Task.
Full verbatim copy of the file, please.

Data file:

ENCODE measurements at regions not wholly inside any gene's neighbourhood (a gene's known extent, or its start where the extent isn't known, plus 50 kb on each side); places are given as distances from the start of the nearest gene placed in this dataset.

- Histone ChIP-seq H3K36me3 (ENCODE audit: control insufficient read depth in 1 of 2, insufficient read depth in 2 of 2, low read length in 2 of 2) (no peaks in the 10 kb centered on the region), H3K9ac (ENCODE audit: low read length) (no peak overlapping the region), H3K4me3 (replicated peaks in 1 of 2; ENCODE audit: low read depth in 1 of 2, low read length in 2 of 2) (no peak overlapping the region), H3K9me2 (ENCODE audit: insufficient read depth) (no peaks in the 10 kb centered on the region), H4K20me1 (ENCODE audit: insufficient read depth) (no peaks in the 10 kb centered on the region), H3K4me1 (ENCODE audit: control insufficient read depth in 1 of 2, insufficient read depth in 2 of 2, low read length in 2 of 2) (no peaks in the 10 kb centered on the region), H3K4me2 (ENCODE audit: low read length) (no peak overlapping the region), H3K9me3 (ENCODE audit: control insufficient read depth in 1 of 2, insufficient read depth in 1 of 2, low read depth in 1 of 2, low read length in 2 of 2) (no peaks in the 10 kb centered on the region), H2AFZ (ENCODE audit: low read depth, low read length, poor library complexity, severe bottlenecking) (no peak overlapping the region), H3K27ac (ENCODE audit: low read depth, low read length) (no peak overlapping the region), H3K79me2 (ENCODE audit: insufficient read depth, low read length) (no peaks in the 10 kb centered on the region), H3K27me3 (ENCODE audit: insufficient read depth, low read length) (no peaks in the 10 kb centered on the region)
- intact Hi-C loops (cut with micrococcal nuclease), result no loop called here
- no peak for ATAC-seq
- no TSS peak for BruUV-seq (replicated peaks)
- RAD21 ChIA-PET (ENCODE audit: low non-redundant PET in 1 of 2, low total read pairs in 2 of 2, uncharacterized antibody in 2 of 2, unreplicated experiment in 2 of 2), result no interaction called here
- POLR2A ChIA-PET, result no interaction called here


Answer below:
ENCODE measurements at regions not wholly inside any gene's neighbourhood (a gene's known extent, or its start where the extent isn't known, plus 50 kb on each side); places are given as distances from the start of the nearest gene placed in this dataset.

- Histone ChIP-seq H3K36me3 (ENCODE audit: control insufficient read depth in 1 of 2, insufficient read depth in 2 of 2, low read length in 2 of 2) (no peaks in the 10 kb centered on the region), H3K9ac (ENCODE audit: low read length) (no peak overlapping the region), H3K4me3 (replicated peaks in 1 of 2; ENCODE audit: low read depth in 1 of 2, low read length in 2 of 2) (no peak overlapping the region), H3K9me2 (ENCODE audit: insufficient read depth) (no peaks in the 10 kb centered on the region), H4K20me1 (ENCODE audit: insufficient read depth) (no peaks in the 10 kb centered on the region), H3K4me1 (ENCODE audit: control insufficient read depth in 1 of 2, insufficient read depth in 2 of 2, low read length in 2 of 2) (no peaks in the 10 kb centered on the region), H3K4me2 (ENCODE audit: low read length) (no peak overlapping the region), H3K9me3 (ENCODE audit: control insufficient read depth in 1 of 2, insufficient read depth in 1 of 2, low read depth in 1 of 2, low read length in 2 of 2) (no peaks in the 10 kb centered on the region), H2AFZ (ENCODE audit: low read depth, low read length, poor library complexity, severe bottlenecking) (no peak overlapping the region), H3K27ac (ENCODE audit: low read depth, low read length) (no peak overlapping the region), H3K79me2 (ENCODE audit: insufficient read depth, low read length) (no peaks in the 10 kb centered on the region), H3K27me3 (ENCODE audit: insufficient read depth, low read length) (no peaks in the 10 kb centered on the region)
- intact Hi-C loops (cut with micrococcal nuclease), result no loop called here
- no peak for ATAC-seq
- no TSS peak for BruUV-seq (replicated peaks)
- RAD21 ChIA-PET (ENCODE audit: low non-redundant PET in 1 of 2, low total read pairs in 2 of 2, uncharacterized antibody in 2 of 2, unreplicated experiment in 2 of 2), result no interaction called here
- POLR2A ChIA-PET, result no interaction called here